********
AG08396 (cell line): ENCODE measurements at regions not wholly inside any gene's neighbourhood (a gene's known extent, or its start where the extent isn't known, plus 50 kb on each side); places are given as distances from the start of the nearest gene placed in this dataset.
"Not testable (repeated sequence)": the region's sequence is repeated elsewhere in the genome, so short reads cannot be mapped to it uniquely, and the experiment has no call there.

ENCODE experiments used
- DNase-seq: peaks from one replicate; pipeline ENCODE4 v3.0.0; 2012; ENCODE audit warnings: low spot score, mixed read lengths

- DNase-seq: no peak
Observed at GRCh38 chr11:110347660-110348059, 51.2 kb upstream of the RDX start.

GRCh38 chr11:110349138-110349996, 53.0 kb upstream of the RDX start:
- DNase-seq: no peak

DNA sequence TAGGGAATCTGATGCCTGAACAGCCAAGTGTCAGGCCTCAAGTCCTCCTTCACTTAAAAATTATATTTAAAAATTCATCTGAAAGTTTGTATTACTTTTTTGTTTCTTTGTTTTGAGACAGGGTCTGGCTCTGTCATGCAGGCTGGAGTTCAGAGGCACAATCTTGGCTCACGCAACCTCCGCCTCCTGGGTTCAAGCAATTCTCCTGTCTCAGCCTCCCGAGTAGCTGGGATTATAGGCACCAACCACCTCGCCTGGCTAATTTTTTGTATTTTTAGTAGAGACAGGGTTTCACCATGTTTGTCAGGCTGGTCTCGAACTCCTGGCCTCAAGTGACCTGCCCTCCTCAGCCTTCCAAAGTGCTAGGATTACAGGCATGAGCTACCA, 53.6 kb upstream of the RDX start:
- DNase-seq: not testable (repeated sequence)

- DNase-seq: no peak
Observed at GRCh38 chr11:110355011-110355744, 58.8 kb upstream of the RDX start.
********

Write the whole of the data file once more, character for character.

AG08396 (cell line): ENCODE measurements at regions not wholly inside any gene's neighbourhood (a gene's known extent, or its start where the extent isn't known, plus 50 kb on each side); places are given as distances from the start of the nearest gene placed in this dataset.
"Not testable (repeated sequence)": the region's sequence is repeated elsewhere in the genome, so short reads cannot be mapped to it uniquely, and the experiment has no call there.

ENCODE experiments used
- DNase-seq: peaks from one replicate; pipeline ENCODE4 v3.0.0; 2012; ENCODE audit warnings: low spot score, mixed read lengths

- DNase-seq: no peak
Observed at GRCh38 chr11:110347660-110348059, 51.2 kb upstream of the RDX start.

GRCh38 chr11:110349138-110349996, 53.0 kb upstream of the RDX start:
- DNase-seq: no peak

DNA sequence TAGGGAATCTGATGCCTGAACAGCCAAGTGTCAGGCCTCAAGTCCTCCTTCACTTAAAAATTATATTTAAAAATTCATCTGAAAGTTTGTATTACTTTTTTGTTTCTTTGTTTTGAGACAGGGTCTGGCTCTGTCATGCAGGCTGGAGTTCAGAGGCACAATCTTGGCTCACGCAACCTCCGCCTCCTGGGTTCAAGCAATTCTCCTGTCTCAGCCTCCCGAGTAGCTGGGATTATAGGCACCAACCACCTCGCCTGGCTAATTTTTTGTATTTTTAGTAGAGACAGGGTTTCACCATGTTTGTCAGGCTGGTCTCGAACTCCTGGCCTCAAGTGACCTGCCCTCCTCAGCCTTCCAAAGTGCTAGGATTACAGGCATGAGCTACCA, 53.6 kb upstream of the RDX start:
- DNase-seq: not testable (repeated sequence)

- DNase-seq: no peak
Observed at GRCh38 chr11:110355011-110355744, 58.8 kb upstream of the RDX start.